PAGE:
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City archives exhibits hundreds of rare documents
From:Shine  |  2020-06-09 19:29

Visitors view an exhibition on how Shanghai helped other Chinese regions eliminate poverty at the Shanghai Archives on Tuesday.

In honor of International Archives Day, the Shanghai Archives unveiled a set of documents on Tuesday on how the city has helped its citizens and other Chinese regions eliminate poverty over recent decades.

Over 200 historical documents, photos, artifacts and videos are displayed at the archives on the Bund and online.

The items, including many shared with the public for the first time, mainly showcase how Shanghai assisted other Chinese regions after the founding of the People’s Republic of China, especially after the reform and opening-up, said Xu Weiwan, curator of the archives.

Efforts include the flood prevention campaign on the Huaihe River in the 1950s, the relocation of Shanghai factories to inland cities, the relocation of Shanghai Jiao Tong University to the west, relief efforts after the Tangshanearthquake in 1976 as well as the city’s assistance to Tibet, Xinjiang and Yunnan.

Documents on how Shanghai medical teams have assisted Wuhan in central China’s Hubei Province during the novel coronavirus outbreak since February are also being displayed at the exhibition, which is accessible online due to COVID-19 prevention concerns (www.archives.sh.cn/wszl/pc/).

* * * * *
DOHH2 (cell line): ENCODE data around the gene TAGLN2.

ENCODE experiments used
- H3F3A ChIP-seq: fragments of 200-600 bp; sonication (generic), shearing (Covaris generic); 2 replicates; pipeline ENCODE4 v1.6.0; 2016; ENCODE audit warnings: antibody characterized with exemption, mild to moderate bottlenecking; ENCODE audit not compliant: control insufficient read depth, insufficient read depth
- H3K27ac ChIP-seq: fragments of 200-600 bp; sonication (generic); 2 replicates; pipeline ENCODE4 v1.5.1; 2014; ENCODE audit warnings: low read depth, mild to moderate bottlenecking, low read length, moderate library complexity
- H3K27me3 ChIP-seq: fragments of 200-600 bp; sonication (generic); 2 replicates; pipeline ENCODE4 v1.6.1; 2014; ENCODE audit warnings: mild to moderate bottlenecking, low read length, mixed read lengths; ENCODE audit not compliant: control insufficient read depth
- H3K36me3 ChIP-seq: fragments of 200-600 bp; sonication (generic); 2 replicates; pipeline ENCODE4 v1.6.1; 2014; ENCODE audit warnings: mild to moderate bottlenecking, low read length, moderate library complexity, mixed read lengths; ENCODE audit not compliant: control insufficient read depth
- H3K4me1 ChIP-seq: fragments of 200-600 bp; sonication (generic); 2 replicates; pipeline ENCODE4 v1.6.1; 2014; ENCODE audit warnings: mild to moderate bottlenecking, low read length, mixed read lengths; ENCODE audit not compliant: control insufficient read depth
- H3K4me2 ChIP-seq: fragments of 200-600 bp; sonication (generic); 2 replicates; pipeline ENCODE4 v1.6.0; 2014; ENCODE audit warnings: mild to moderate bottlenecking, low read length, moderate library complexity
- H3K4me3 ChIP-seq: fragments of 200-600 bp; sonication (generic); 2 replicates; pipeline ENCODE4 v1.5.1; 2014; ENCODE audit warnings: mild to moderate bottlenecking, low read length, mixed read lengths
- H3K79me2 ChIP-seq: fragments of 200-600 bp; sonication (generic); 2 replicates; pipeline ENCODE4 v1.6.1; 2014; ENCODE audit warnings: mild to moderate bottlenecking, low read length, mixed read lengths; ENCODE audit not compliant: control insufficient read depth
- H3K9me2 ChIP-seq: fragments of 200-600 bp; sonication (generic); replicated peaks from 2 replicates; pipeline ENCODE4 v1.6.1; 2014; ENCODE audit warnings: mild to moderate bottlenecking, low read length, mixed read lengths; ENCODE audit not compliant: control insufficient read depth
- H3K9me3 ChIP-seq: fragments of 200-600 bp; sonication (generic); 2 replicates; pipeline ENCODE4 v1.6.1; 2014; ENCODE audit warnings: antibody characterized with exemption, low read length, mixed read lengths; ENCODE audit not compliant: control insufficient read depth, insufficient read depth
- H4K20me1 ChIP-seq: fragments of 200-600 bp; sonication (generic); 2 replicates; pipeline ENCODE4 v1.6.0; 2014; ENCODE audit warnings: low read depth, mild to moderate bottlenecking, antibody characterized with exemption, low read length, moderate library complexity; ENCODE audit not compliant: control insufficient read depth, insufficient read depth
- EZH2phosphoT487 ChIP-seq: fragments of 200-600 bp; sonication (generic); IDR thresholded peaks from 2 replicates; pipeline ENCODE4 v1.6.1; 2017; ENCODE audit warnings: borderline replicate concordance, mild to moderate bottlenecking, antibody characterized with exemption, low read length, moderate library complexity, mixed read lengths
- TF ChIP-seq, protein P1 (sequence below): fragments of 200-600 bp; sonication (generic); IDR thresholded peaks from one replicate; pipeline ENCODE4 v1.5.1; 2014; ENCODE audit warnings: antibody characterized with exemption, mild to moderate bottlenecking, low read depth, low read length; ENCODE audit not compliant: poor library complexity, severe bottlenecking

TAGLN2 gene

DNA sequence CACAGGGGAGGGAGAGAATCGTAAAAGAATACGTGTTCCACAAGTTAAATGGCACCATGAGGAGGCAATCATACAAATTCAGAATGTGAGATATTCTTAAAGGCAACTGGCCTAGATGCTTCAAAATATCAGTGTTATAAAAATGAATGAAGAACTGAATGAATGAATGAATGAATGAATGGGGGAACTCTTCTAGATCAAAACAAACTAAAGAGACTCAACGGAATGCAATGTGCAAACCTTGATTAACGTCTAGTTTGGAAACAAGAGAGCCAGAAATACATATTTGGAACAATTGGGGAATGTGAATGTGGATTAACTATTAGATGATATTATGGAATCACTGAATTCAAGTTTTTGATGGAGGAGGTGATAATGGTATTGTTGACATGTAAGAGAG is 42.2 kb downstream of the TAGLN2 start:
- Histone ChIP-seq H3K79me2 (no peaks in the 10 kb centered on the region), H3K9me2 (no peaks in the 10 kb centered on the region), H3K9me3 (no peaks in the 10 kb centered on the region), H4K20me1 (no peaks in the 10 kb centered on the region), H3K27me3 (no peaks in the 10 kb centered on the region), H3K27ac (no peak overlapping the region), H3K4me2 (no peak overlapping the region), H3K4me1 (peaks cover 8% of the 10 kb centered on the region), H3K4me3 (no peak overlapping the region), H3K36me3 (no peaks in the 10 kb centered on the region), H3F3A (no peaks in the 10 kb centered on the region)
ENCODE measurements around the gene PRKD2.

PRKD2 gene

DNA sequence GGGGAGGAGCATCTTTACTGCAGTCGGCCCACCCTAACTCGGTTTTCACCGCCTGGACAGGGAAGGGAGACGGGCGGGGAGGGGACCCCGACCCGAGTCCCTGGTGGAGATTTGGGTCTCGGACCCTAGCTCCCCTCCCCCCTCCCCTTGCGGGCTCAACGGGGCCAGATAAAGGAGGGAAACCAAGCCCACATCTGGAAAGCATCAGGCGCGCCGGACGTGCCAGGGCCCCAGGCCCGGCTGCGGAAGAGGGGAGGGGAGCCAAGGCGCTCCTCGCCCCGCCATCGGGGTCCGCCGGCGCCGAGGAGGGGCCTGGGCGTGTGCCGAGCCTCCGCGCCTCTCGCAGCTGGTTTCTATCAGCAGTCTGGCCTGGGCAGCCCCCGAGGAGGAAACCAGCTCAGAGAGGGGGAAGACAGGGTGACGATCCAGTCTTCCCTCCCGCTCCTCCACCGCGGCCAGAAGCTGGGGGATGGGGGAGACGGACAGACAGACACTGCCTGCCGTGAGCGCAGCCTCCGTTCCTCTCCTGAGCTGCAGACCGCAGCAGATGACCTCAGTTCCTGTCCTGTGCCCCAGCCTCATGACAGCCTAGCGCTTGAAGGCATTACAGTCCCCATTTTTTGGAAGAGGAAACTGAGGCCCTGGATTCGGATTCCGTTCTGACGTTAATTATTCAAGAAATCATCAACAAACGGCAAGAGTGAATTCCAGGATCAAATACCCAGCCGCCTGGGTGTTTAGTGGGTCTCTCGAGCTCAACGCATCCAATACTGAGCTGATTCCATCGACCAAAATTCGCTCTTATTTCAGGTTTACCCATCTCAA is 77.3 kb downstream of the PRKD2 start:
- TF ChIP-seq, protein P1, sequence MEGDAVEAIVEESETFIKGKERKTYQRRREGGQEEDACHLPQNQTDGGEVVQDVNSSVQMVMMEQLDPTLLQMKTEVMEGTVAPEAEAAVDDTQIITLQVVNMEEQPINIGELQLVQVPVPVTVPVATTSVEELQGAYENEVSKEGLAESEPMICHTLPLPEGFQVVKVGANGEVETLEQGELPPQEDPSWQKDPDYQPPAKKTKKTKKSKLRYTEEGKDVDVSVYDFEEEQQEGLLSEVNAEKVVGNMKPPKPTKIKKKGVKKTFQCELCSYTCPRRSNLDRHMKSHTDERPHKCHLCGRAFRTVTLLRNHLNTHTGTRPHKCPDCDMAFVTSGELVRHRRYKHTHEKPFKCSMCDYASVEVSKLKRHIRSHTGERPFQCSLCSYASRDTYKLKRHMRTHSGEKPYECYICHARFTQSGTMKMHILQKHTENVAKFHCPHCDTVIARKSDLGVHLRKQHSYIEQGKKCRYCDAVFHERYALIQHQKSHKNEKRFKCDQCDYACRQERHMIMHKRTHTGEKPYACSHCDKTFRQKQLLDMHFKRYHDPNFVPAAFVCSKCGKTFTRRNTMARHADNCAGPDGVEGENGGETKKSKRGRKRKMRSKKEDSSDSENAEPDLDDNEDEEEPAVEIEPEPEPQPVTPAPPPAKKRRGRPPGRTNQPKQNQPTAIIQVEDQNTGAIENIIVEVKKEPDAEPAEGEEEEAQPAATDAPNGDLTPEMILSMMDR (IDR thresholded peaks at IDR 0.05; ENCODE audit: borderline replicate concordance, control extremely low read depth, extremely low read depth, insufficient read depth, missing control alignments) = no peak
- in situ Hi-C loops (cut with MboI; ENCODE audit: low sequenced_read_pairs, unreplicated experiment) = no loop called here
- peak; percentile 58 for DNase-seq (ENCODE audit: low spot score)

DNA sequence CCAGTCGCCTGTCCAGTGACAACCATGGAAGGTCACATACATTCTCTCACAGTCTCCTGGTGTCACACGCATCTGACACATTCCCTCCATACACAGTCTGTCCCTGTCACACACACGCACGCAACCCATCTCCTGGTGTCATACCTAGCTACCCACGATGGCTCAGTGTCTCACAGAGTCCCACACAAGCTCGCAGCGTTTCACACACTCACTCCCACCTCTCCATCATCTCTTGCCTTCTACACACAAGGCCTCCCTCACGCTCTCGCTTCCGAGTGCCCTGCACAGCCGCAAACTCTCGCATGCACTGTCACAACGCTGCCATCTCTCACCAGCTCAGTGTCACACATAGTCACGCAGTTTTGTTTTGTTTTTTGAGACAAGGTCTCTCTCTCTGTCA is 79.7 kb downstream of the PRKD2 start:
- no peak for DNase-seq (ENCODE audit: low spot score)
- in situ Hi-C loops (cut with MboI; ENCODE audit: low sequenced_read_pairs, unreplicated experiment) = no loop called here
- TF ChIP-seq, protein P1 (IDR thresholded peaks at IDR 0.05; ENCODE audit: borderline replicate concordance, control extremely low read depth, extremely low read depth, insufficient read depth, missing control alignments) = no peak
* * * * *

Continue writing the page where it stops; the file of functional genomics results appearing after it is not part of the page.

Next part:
As part of the exhibition, a group of photos recall the improvement of Shanghai people’s lives.

Ti Gong

Visitors view an exhibition on how Shanghai helped other Chinese regions eliminate poverty at the Shanghai Archives on Tuesday.

Ti Gong

A photo of Shanghai's first fashion model team, established in 1981.

An old photo shows how local people bought clothes at an outdoor bazaar on Huating Road in the 1980s, which is compared with newly taken photos during the city’s ongoing Double Five Shopping Festival.

Another two old photos display barren lands at Xintiandi and Lujiazui during the 1980s, compared with the prosperity of the two landmarks today.

The recent COVID-19 outbreak reminds locals of a similar hepatitis A epidemic in 1988. A historical photo shows a long line of people waiting in front of the Xuhui District Central Hospital in the winter of that year.

Since its establishment in 2008, International Archives Day aims to raise awareness among the public of the importance of archives.

"Everyone keeps archives, in a private or professional setting. Through this universal day, we wish to democratize the profession of archivist and improve the perception of the general public regarding the notion of archives," said David Leitch, secretary general of the International Council on Archives.

The city’s archives has launched two-week serial events to celebrate the occasion. They include exhibitions, lectures and storytelling activities.

The archives also opened its online resources to the public on Tuesday. Over 23,000 pieces of documentation are publicized on the digital platform of the archives on its official website (www.archives.sh.cn). Only Chinese language is available.

The first batch of released archives includes those about the early industrial alliances developed in the city as well as historical documents of many time-honored brands.

Ti Gong

Locals shop at a wet market on ShiliupuWharf in 1979.

Ti Gong

A large swarm of cyclists in 1980s Shanghai.

Ti Gong

Children watch television at a shop in Songjiang District in the 1980s.

Ti Gong

A long line of people wait in front of Xuhui District Central Hospital in the winter of 1988 during the hepatitis A epidemic.

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